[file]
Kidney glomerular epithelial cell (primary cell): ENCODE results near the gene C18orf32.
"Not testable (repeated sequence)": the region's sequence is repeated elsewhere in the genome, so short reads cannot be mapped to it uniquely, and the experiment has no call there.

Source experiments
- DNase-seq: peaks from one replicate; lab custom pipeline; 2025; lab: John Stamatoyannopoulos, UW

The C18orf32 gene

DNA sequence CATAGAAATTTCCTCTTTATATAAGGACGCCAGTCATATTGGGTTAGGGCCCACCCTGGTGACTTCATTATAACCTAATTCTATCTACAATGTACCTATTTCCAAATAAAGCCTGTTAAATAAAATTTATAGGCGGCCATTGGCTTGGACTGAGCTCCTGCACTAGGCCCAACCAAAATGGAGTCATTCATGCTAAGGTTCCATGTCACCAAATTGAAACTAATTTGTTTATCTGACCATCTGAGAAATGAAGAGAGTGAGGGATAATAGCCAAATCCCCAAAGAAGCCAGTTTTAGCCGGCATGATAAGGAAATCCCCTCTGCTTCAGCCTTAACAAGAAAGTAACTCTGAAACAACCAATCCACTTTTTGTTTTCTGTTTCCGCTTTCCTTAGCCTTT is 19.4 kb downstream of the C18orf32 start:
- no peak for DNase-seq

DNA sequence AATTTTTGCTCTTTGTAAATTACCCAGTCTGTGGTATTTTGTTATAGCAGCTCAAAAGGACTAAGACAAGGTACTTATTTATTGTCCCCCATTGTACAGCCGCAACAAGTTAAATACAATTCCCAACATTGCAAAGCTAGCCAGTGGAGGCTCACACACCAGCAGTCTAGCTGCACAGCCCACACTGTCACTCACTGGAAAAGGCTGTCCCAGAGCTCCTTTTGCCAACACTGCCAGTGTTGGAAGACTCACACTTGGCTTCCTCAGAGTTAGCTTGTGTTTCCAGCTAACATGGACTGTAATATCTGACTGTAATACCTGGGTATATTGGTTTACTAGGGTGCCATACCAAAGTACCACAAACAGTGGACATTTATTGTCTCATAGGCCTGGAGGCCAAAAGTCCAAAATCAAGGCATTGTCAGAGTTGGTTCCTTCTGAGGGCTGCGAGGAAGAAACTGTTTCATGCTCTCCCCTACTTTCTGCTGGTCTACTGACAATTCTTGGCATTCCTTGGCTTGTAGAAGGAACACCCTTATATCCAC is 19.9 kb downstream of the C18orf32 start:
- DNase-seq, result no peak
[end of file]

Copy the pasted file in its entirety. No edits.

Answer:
Kidney glomerular epithelial cell (primary cell): ENCODE results near the gene C18orf32.
"Not testable (repeated sequence)": the region's sequence is repeated elsewhere in the genome, so short reads cannot be mapped to it uniquely, and the experiment has no call there.

Source experiments
- DNase-seq: peaks from one replicate; lab custom pipeline; 2025; lab: John Stamatoyannopoulos, UW

The C18orf32 gene

DNA sequence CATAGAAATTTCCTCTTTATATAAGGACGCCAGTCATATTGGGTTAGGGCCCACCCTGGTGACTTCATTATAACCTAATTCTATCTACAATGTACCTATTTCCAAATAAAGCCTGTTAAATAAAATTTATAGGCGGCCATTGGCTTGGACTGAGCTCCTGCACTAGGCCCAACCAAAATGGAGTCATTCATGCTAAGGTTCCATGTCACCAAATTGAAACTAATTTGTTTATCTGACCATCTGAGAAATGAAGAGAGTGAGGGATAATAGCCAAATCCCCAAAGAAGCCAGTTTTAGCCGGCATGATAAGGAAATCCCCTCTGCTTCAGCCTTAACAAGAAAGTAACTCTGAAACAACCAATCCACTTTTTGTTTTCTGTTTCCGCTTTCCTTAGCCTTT is 19.4 kb downstream of the C18orf32 start:
- no peak for DNase-seq

DNA sequence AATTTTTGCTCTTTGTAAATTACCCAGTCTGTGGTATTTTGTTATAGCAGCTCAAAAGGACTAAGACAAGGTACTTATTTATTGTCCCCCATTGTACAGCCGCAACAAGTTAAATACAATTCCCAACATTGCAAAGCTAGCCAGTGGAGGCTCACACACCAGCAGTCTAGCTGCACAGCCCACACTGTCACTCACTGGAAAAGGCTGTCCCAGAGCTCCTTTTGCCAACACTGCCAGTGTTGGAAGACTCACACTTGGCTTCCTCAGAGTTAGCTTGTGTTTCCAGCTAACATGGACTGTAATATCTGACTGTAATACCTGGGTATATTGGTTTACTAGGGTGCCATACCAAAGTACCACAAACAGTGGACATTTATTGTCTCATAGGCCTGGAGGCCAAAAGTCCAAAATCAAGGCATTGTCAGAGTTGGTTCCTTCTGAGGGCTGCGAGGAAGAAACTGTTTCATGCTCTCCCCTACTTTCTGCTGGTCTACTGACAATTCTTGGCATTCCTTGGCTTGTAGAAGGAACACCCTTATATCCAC is 19.9 kb downstream of the C18orf32 start:
- DNase-seq, result no peak